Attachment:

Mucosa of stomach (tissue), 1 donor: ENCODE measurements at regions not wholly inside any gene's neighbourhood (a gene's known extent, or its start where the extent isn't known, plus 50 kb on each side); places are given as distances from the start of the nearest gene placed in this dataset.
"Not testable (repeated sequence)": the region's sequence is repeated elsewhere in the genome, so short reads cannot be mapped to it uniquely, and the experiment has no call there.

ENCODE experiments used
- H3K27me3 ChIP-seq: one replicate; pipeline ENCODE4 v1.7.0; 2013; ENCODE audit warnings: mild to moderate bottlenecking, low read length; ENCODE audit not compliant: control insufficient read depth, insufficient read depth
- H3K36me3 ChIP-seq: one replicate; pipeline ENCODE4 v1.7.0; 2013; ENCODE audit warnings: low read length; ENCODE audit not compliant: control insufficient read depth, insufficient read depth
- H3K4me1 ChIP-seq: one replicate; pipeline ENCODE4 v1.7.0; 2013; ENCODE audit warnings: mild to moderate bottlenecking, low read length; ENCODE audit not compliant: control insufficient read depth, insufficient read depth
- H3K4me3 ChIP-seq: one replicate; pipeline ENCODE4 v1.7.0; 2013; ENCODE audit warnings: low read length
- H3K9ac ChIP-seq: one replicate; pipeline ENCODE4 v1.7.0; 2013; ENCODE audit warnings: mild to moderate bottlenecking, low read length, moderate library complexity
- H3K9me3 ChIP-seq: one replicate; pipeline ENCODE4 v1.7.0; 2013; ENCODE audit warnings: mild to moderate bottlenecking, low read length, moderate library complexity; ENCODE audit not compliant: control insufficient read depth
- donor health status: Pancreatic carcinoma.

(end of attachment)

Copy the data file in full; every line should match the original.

Mucosa of stomach (tissue), 1 donor: ENCODE measurements at regions not wholly inside any gene's neighbourhood (a gene's known extent, or its start where the extent isn't known, plus 50 kb on each side); places are given as distances from the start of the nearest gene placed in this dataset.
"Not testable (repeated sequence)": the region's sequence is repeated elsewhere in the genome, so short reads cannot be mapped to it uniquely, and the experiment has no call there.

ENCODE experiments used
- H3K27me3 ChIP-seq: one replicate; pipeline ENCODE4 v1.7.0; 2013; ENCODE audit warnings: mild to moderate bottlenecking, low read length; ENCODE audit not compliant: control insufficient read depth, insufficient read depth
- H3K36me3 ChIP-seq: one replicate; pipeline ENCODE4 v1.7.0; 2013; ENCODE audit warnings: low read length; ENCODE audit not compliant: control insufficient read depth, insufficient read depth
- H3K4me1 ChIP-seq: one replicate; pipeline ENCODE4 v1.7.0; 2013; ENCODE audit warnings: mild to moderate bottlenecking, low read length; ENCODE audit not compliant: control insufficient read depth, insufficient read depth
- H3K4me3 ChIP-seq: one replicate; pipeline ENCODE4 v1.7.0; 2013; ENCODE audit warnings: low read length
- H3K9ac ChIP-seq: one replicate; pipeline ENCODE4 v1.7.0; 2013; ENCODE audit warnings: mild to moderate bottlenecking, low read length, moderate library complexity
- H3K9me3 ChIP-seq: one replicate; pipeline ENCODE4 v1.7.0; 2013; ENCODE audit warnings: mild to moderate bottlenecking, low read length, moderate library complexity; ENCODE audit not compliant: control insufficient read depth
- donor health status: Pancreatic carcinoma.